Tim Burton’s Nightmare at the Museum

Courtesy of The Neon Museum.

In his 1996 alien invasion farce Mars Attacks!, Tim Burton set a sequence at The Neon Museum, a graveyard of signs in Las Vegas that once advertised the city’s casinos and restaurants. More than two decades later, the visionary director returns there with Lost Vegas, his first American museum show in almost a decade. The exhibition features original digital and sculptural installations of some of his most memorable oddities and includes a 40-foot neon sign and a carousel of colorful seahorses. Many of the works nod toward Burton’s lifelong fascination with Las Vegas itself, a city as far-out as his own imagination.


AMANDA FORTINI: How long have you been coming to Las Vegas?

TIM BURTON: Since I was a baby.

FORTINI: Can you talk about some of your early memories of Las Vegas and how they have inspired your work?

BURTON: The earliest and the most visceral are those giant seahorses.

FORTINI: At the pool at The Dunes hotel and casino? You invoke them in the show.

BURTON: Yeah. You know how you have a memory of something and it’s not just a memory, but a feeling? That, for me, was these colored giant seahorses spewing water, and me looking up at them going, “Oh, my god, this is Vegas.” Then you see pictures of it later, and it looks like seahorses in a bad miniature golf course. I also remember that as a child, kids weren’t allowed into the casino. There would be these big, armed guards standing there. Meanwhile, the adults are acting weird in the other room. Drinking, drugs—whatever they were doing. It’s like you’re hallucinating. 

FORTINI: You’ve said that some of your characters—Mummy Boy, Oyster Boy, and Stain Boy, for example, who are all in the show—are entwined with your memories of Vegas. How?

BURTON: These characters are like dreams. They’re snippets of emotional memories. I always find a weird sadness here. It’s like when I used to wander around the Santa Monica Pier as a child. There’s something about these old, faded, seedy amusement parks that I’m attracted to, that made feeling lonely more dramatic.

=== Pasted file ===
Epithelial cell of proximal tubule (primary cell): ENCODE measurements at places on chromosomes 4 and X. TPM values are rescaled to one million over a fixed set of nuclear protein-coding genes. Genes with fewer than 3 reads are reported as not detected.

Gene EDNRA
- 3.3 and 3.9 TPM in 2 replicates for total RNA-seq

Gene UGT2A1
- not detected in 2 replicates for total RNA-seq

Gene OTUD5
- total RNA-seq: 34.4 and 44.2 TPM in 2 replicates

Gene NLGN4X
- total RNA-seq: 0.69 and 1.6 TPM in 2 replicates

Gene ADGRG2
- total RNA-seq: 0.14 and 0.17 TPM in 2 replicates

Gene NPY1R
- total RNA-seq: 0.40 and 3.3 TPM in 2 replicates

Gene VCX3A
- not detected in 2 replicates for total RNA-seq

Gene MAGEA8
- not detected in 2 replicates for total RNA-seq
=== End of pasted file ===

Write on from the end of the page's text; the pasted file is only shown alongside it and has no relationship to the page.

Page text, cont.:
FORTINI: Do you have memories of being alone as a child growing up in Burbank?

BURTON: Of course. I’m sure everybody does. I think everybody is alone. That’s how I felt, and then it just never really left.

FORTINI: How did you spend your time? 

BURTON: Watching movies, drawing, living in a parallel universe.

FORTINI: What were some of your formative influences?

BURTON: Japanese monster movies. A lot of the old Universal Monsters. I found them emotional. I connected to these creatures because I felt like them. You find connections in things like monster movies or your environment. My horrible suburban hellish environment. It’s inspiring.

FORTINI: Inspiring how?

BURTON: You feel trapped. You feel lonely. Luckily for me, you take all those feelings and you try to use them in a creative way. 

FORTINI: Do you keep a work schedule?

BURTON: Not at all. I just do my little snippets and drawings—it’s like an abstract little diary.

FORTINI: Do you e-mail or have a computer?

BURTON: No. I’m starting to text. I don’t go on Facebook. For me, it’s not good. I’d end up watching weird cat videos all day. I’d go down a dark path. 

FORTINI: How does it feel to have your images everywhere? They’ve become so iconic, so replicated.

BURTON: Here’s the thing: I struggled my whole life to be a person. Then I became this thing, and I find it flattering, but also slightly disturbing. It’s like what they say about people in other cultures when you take their picture—that you’re taking a bit of their soul. And so, creatively, when they take Beetlejuice and they turn it into a musical, and it has nothing to do with me, I feel strange. I can’t even tell you how I feel.

FORTINI: Because those were part of you?

BURTON: Right. I’m going to start crying right now. 

This article appears in the winter 2019 issue of Interview magazine. Subscribe here.